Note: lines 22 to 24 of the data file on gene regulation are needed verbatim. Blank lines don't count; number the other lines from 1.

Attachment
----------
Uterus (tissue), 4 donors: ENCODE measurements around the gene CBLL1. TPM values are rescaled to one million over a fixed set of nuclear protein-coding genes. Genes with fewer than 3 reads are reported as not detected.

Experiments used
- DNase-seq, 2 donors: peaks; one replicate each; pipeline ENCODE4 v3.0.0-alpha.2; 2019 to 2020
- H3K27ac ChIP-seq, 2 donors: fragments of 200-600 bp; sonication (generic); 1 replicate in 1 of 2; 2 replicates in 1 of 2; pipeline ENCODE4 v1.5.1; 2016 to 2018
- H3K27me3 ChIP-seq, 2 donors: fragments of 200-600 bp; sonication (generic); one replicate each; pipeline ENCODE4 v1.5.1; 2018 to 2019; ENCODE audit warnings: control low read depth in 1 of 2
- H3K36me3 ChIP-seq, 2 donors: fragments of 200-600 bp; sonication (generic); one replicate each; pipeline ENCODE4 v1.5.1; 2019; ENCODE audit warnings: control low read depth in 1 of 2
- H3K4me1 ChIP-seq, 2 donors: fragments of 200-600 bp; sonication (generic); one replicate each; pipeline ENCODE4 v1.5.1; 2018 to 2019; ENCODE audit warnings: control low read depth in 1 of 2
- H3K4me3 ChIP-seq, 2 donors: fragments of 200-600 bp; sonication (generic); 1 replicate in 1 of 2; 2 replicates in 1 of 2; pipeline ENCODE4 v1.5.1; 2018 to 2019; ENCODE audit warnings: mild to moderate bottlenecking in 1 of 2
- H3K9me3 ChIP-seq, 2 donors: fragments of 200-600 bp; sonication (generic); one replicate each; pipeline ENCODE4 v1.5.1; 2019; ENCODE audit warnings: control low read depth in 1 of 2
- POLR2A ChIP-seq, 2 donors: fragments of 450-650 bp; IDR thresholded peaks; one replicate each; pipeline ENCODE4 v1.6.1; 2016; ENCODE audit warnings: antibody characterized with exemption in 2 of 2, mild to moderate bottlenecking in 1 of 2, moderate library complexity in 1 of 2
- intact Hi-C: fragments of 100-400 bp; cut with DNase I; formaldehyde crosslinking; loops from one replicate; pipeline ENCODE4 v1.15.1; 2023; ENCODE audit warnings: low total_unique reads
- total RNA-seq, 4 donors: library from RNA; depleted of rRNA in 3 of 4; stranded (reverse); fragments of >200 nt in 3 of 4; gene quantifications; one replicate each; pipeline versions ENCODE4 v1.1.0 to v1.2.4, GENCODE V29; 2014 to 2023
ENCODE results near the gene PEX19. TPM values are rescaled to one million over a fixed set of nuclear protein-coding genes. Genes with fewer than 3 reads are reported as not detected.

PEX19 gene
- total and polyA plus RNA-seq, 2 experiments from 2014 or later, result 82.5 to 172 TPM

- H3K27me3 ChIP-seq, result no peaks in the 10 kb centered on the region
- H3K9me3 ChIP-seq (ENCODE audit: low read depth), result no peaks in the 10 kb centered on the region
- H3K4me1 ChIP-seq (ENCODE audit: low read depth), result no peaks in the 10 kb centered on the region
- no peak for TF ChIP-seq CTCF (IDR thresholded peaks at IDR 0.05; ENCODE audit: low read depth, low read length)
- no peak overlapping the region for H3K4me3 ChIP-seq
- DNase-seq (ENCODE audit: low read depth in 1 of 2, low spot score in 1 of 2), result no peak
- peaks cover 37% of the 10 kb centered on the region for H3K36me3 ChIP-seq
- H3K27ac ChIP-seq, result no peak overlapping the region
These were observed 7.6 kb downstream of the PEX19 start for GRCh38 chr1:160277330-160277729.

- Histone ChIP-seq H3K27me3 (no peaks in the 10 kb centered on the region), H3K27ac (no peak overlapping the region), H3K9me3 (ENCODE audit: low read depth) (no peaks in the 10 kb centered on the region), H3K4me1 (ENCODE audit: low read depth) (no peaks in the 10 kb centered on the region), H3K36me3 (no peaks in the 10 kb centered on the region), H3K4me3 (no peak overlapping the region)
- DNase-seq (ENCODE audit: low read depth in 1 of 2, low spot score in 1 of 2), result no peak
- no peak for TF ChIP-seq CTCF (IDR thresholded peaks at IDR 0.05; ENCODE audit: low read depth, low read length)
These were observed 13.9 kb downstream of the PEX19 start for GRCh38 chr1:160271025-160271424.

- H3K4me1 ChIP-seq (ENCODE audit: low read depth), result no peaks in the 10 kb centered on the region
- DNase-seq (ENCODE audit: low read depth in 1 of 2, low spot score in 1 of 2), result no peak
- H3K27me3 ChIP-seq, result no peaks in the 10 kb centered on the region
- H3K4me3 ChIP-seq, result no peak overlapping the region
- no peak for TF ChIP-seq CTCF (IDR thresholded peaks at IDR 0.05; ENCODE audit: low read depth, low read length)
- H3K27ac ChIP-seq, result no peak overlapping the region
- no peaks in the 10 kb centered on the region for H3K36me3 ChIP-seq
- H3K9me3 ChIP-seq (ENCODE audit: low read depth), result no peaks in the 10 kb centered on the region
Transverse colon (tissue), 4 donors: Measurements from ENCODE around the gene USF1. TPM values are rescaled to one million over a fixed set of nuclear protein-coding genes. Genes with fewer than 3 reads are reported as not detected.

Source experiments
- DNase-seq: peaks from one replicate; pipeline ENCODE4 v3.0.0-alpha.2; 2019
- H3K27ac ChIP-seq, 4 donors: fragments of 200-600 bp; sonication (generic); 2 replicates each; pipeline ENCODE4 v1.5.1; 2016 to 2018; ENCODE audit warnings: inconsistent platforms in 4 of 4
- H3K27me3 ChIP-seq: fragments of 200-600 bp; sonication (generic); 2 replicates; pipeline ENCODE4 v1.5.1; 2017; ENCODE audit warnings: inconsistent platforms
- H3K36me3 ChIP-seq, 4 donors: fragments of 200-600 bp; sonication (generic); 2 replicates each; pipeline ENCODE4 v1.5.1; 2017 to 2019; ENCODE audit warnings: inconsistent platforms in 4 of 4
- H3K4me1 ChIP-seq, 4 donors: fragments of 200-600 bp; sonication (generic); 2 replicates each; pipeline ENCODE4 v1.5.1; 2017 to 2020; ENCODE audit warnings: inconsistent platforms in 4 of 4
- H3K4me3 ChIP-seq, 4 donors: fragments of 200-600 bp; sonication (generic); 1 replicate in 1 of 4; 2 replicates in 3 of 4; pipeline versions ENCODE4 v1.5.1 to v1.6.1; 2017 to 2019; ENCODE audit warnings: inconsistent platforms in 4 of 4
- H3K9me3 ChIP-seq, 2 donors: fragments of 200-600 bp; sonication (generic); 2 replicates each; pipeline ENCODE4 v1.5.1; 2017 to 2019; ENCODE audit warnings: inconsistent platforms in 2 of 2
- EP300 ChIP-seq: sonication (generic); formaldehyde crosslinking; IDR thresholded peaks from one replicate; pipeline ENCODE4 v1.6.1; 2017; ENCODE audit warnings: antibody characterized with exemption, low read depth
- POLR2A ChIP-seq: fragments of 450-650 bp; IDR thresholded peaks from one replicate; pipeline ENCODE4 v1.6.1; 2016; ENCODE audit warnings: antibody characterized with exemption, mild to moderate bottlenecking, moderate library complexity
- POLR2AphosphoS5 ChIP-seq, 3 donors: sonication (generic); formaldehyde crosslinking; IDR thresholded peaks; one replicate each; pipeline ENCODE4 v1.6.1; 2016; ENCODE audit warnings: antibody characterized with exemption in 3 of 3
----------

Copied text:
- peaks cover 37% of the 10 kb centered on the region for H3K36me3 ChIP-seq
- H3K27ac ChIP-seq, result no peak overlapping the region
These were observed 7.6 kb downstream of the PEX19 start for GRCh38 chr1:160277330-160277729.